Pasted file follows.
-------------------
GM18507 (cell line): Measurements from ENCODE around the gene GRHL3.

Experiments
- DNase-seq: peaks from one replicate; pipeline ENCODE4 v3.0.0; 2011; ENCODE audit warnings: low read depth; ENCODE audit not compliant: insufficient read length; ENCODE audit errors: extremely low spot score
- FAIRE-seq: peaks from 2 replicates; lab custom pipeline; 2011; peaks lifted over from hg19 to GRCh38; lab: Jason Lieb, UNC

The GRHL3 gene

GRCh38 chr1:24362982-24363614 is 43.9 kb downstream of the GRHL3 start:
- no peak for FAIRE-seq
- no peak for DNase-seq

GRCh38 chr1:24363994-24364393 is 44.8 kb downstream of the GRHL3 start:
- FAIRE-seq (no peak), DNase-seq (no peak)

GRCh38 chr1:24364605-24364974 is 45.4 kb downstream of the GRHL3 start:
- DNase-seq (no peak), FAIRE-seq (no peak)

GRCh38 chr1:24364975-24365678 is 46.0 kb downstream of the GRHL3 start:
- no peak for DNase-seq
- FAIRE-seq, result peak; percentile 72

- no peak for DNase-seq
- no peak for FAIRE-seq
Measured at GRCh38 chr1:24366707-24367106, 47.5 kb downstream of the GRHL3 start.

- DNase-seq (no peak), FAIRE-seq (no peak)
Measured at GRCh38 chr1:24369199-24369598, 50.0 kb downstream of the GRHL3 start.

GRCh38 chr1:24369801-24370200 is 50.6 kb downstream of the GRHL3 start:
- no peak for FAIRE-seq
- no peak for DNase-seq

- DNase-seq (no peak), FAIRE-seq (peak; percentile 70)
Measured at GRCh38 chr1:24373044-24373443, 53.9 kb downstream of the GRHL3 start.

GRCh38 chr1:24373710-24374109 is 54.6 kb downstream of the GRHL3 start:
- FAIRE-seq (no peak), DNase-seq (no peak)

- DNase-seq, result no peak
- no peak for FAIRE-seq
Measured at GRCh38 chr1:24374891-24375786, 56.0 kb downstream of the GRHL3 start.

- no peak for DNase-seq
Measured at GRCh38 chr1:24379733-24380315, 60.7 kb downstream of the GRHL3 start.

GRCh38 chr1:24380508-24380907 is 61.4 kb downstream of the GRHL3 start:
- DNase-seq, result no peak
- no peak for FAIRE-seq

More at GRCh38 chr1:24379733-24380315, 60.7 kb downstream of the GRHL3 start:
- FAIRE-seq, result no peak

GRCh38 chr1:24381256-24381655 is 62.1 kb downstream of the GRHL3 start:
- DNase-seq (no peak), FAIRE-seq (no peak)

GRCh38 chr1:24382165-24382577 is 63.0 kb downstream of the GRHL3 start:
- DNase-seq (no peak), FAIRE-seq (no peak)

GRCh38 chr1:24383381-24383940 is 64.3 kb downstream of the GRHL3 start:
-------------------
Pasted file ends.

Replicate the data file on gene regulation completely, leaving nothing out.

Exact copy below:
GM18507 (cell line): Measurements from ENCODE around the gene GRHL3.

Experiments
- DNase-seq: peaks from one replicate; pipeline ENCODE4 v3.0.0; 2011; ENCODE audit warnings: low read depth; ENCODE audit not compliant: insufficient read length; ENCODE audit errors: extremely low spot score
- FAIRE-seq: peaks from 2 replicates; lab custom pipeline; 2011; peaks lifted over from hg19 to GRCh38; lab: Jason Lieb, UNC

The GRHL3 gene

GRCh38 chr1:24362982-24363614 is 43.9 kb downstream of the GRHL3 start:
- no peak for FAIRE-seq
- no peak for DNase-seq

GRCh38 chr1:24363994-24364393 is 44.8 kb downstream of the GRHL3 start:
- FAIRE-seq (no peak), DNase-seq (no peak)

GRCh38 chr1:24364605-24364974 is 45.4 kb downstream of the GRHL3 start:
- DNase-seq (no peak), FAIRE-seq (no peak)

GRCh38 chr1:24364975-24365678 is 46.0 kb downstream of the GRHL3 start:
- no peak for DNase-seq
- FAIRE-seq, result peak; percentile 72

- no peak for DNase-seq
- no peak for FAIRE-seq
Measured at GRCh38 chr1:24366707-24367106, 47.5 kb downstream of the GRHL3 start.

- DNase-seq (no peak), FAIRE-seq (no peak)
Measured at GRCh38 chr1:24369199-24369598, 50.0 kb downstream of the GRHL3 start.

GRCh38 chr1:24369801-24370200 is 50.6 kb downstream of the GRHL3 start:
- no peak for FAIRE-seq
- no peak for DNase-seq

- DNase-seq (no peak), FAIRE-seq (peak; percentile 70)
Measured at GRCh38 chr1:24373044-24373443, 53.9 kb downstream of the GRHL3 start.

GRCh38 chr1:24373710-24374109 is 54.6 kb downstream of the GRHL3 start:
- FAIRE-seq (no peak), DNase-seq (no peak)

- DNase-seq, result no peak
- no peak for FAIRE-seq
Measured at GRCh38 chr1:24374891-24375786, 56.0 kb downstream of the GRHL3 start.

- no peak for DNase-seq
Measured at GRCh38 chr1:24379733-24380315, 60.7 kb downstream of the GRHL3 start.

GRCh38 chr1:24380508-24380907 is 61.4 kb downstream of the GRHL3 start:
- DNase-seq, result no peak
- no peak for FAIRE-seq

More at GRCh38 chr1:24379733-24380315, 60.7 kb downstream of the GRHL3 start:
- FAIRE-seq, result no peak

GRCh38 chr1:24381256-24381655 is 62.1 kb downstream of the GRHL3 start:
- DNase-seq (no peak), FAIRE-seq (no peak)

GRCh38 chr1:24382165-24382577 is 63.0 kb downstream of the GRHL3 start:
- DNase-seq (no peak), FAIRE-seq (no peak)

GRCh38 chr1:24383381-24383940 is 64.3 kb downstream of the GRHL3 start: